By Cholla Nicholl, BRN Wildlife Intern
In May and October the bird lovers among us celebrate International Migratory Bird Day. These special days have been set aside to recognize the unique and still mysterious journeys many of our feathered friends take each year. Created in 1993 and now organized by Environment for the Americas, International Migratory Bird Day focuses primarily on conservation and education. The conservation of migrating birds has been a priority for Americans for over a century.
The Migratory Bird Treaty Act was passed back in 1918 in response to over hunting and poaching birds. Birds at the time were killed primarily for use of their feathers in fashionable hats. Today the MBTA protects 1,093 bird species along with their eggs and nests. This powerful law now includes four international conservation treaties with Canada, Mexico, Japan and Russia. This international effort to protect migrating birds has prevented extinctions and saved billions of birds worldwide.
The Borderlands Wildlife Preserve that sits just north of Patagonia, AZ serves as a much needed refuge for migrating birds. Habitat restoration work taking place within the preserve includes vital and permanent wildlife drinking stations. These drinking stations are monitored with trail cameras to ensure they are a safe and effective area for wildlife to frequent. On rare occasion a photo of a migrating bird is captured in the vicinity of the drinking stations. This spring a Gray Hawk just happened to enjoy a cool drink at one of those monitored sites.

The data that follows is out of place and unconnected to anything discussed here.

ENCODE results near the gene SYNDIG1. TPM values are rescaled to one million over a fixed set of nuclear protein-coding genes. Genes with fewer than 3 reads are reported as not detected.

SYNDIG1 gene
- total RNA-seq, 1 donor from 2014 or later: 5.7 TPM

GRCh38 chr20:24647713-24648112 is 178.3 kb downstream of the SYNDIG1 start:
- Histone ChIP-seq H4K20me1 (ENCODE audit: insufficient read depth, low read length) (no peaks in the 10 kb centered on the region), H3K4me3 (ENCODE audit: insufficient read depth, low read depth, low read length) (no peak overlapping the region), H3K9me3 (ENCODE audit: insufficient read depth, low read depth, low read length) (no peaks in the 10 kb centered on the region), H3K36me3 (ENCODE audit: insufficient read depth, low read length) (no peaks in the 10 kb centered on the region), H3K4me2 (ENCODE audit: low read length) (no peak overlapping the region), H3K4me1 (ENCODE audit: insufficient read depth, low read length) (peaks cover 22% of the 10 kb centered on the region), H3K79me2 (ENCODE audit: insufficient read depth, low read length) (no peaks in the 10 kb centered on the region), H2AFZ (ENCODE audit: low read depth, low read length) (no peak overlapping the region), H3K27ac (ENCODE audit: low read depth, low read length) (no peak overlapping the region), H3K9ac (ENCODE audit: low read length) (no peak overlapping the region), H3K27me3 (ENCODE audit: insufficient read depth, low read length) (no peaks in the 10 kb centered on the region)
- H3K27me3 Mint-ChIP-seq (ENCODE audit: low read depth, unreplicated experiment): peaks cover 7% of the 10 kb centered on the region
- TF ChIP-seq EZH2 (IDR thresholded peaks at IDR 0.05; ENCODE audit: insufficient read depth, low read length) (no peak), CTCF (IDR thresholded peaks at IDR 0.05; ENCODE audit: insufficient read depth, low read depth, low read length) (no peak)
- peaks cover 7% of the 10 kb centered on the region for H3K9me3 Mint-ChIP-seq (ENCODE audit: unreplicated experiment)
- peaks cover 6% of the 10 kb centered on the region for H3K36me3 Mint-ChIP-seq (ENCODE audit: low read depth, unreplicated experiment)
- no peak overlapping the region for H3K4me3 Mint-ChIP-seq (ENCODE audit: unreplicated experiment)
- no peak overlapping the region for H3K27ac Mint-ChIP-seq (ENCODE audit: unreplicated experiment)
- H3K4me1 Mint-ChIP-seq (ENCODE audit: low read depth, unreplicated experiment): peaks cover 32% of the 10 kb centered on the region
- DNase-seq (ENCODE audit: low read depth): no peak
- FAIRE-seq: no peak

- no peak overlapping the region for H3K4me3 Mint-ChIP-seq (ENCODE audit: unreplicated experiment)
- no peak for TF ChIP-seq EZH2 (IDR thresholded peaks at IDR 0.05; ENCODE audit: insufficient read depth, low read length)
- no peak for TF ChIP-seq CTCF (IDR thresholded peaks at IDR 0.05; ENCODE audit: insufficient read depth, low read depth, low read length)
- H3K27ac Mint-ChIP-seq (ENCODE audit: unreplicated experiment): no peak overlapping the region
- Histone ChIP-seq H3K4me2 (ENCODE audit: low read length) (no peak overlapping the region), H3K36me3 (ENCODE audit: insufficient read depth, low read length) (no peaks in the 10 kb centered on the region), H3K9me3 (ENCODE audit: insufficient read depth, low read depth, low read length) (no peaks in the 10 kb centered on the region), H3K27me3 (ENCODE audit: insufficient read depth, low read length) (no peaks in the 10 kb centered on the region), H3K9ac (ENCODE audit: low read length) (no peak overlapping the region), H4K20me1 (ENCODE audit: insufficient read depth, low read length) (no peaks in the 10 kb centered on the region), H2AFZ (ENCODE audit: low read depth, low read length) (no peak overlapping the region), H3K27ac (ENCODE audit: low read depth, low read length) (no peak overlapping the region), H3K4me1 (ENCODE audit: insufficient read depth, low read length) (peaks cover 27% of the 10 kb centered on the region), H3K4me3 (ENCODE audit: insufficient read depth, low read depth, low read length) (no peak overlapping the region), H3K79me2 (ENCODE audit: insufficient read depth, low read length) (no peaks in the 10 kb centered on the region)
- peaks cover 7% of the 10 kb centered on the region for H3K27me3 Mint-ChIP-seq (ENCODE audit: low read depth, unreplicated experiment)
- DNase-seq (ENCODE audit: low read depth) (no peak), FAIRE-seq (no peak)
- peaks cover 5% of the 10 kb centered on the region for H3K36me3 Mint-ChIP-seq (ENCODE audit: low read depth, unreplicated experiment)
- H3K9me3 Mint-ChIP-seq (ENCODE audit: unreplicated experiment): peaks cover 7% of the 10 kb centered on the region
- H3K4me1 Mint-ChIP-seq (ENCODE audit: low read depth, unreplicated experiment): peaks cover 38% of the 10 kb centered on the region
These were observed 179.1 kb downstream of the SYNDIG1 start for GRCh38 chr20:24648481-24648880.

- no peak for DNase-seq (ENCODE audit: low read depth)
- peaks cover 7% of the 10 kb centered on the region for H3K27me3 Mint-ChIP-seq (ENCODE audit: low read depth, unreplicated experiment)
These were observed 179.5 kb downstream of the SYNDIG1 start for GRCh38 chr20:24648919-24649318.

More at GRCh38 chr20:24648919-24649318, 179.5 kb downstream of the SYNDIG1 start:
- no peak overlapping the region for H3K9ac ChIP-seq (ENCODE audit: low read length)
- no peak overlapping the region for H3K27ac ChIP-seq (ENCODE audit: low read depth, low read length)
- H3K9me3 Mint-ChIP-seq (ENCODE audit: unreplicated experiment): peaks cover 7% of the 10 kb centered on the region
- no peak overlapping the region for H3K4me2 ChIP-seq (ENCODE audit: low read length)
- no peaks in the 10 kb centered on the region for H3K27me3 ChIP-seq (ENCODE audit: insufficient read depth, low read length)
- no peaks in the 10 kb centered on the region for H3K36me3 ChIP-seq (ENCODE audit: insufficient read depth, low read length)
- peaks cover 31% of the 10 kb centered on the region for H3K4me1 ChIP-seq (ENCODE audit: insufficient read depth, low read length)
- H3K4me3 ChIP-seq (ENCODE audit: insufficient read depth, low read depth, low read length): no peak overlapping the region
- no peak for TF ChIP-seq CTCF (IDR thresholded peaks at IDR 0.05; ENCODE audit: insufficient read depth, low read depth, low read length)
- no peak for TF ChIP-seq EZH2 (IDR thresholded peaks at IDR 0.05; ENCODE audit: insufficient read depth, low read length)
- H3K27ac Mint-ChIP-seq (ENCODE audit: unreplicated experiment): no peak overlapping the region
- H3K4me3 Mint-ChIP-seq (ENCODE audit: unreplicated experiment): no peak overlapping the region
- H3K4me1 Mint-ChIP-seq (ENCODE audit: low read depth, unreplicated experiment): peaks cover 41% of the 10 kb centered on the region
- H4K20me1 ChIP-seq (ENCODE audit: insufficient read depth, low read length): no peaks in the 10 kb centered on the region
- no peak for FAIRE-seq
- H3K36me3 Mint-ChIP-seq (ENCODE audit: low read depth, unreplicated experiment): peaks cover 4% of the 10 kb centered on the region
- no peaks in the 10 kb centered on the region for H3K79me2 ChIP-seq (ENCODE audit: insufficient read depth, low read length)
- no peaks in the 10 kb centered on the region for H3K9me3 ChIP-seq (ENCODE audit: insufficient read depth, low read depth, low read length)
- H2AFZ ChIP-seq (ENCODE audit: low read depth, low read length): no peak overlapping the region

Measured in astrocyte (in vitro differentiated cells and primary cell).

The Gray Hawk (Buteo plagiatus ) is one of the many species of birds protected by the MBTA. Patagonia, AZ is located at the northernmost range for the migratory Gray Hawk. The Gray Hawk prefers to live in riparian areas with permanent sources of water. Riparian areas in Arizona are exceedingly rare and we are truly privileged to have a glance at this species who primarily resides south of the US/Mexico border.
Viewing the Gray Hawk should be done with a very respectful distance as according to the Audubon Society website “no more than 50 pairs nest north of Mexico”. Protecting these amazing and beautiful animals requires more of a migration then perhaps a marathon. Rather than just a race to a finish line we need movement followed by rest and creation followed by more movement.
Borderlands Wildlife Preserve is happy to provide one of those much-needed places of recuperation for both migrating birds, and their conservationists.
Visit our website and check out our other activities and information for Migratory Bird Day where we turn our attention to another migratory bird, the hummingbird!
SEARCH OUR BLOG